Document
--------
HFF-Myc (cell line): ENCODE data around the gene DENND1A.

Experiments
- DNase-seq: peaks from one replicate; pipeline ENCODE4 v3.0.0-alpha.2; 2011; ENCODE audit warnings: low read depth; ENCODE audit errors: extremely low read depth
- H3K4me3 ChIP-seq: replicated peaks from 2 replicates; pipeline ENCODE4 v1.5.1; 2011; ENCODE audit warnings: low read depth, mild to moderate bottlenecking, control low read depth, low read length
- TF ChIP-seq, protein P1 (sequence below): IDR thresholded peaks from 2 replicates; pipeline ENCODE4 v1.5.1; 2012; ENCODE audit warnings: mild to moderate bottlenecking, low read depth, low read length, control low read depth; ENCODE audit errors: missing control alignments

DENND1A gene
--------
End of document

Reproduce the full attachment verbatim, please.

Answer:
HFF-Myc (cell line): ENCODE data around the gene DENND1A.

Experiments
- DNase-seq: peaks from one replicate; pipeline ENCODE4 v3.0.0-alpha.2; 2011; ENCODE audit warnings: low read depth; ENCODE audit errors: extremely low read depth
- H3K4me3 ChIP-seq: replicated peaks from 2 replicates; pipeline ENCODE4 v1.5.1; 2011; ENCODE audit warnings: low read depth, mild to moderate bottlenecking, control low read depth, low read length
- TF ChIP-seq, protein P1 (sequence below): IDR thresholded peaks from 2 replicates; pipeline ENCODE4 v1.5.1; 2012; ENCODE audit warnings: mild to moderate bottlenecking, low read depth, low read length, control low read depth; ENCODE audit errors: missing control alignments

DENND1A gene